Whistleblowers for Peace: Falling Whistles
It has been three years since I stepped foot into the Falling Whistles headquarters in Los Angeles. Natural light illuminates the exposed brick, installations, and five staff members clicking away silently at their computers. Gone are the days (and nights) of intern-filled garage spaces in Venice Beach. In its place is a more focused and experienced organization working to bring peace in Congo. The approach is an interesting one — selling whistles and using the proceeds to support work in Congo, delivering educational media content, and mobilizing their base to push for policy changes.
To date, the war in the Democratic Republic of Congo has claimed over 6 million lives– as many people who died in the Holocaust. This fact feels very far away to me until I remember that my cell phone and computer have minerals such as coltan from Congo that were likely extracted by slave labor and that the money from the illegal sale of such minerals fund the war. Organizations like Falling Whistles are working to figure out how to create legal and accountable supply chains. They are partnering with people in Congo to fund rehabilitation efforts for those directly affected by the war. They have chosen the whistle as a symbol of protest to say that it is important to name oppression and exploitation wherever and whenever it happens and to tell the stories of struggle, change, and liberation.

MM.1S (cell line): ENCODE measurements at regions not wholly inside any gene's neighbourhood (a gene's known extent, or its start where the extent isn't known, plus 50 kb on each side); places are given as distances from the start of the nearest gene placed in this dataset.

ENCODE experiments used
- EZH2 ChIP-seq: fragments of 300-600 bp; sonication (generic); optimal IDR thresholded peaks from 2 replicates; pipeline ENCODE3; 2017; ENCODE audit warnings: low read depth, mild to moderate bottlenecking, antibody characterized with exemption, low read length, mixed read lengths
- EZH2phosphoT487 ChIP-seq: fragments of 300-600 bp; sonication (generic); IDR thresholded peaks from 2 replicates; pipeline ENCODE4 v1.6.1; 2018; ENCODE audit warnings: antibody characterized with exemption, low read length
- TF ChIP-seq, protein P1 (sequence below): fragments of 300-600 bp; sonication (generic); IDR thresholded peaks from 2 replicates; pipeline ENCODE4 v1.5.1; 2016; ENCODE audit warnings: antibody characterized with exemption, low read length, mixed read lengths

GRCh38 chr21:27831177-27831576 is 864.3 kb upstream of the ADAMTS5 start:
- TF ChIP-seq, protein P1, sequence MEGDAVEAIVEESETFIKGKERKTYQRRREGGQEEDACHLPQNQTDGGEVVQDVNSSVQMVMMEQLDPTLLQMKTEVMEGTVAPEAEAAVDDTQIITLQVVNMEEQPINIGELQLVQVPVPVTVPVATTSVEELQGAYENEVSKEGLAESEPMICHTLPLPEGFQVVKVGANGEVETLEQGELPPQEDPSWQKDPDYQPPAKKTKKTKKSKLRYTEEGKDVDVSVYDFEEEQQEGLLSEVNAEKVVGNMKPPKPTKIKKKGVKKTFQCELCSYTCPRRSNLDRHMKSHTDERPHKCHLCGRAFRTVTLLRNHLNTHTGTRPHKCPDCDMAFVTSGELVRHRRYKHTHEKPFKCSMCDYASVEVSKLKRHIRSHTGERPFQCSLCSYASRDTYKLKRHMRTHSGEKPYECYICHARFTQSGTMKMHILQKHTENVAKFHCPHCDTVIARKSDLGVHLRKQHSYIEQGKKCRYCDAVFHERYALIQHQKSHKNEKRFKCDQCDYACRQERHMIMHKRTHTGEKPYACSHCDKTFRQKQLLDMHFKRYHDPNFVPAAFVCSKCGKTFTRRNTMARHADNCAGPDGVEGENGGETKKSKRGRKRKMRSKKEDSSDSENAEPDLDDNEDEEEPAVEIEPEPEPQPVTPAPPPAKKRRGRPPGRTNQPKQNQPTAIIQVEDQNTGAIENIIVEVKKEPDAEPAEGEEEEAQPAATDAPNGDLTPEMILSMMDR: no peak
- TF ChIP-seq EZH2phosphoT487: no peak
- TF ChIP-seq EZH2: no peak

Being a whistleblower for peace means choosing to hear the stories of suffering and freedom–our own and those of others– and to create change. The Falling Whistles video below is from 2011, right before a Congolese election. It is an example of how technology has created new possibilities for thought, interaction, and direct action.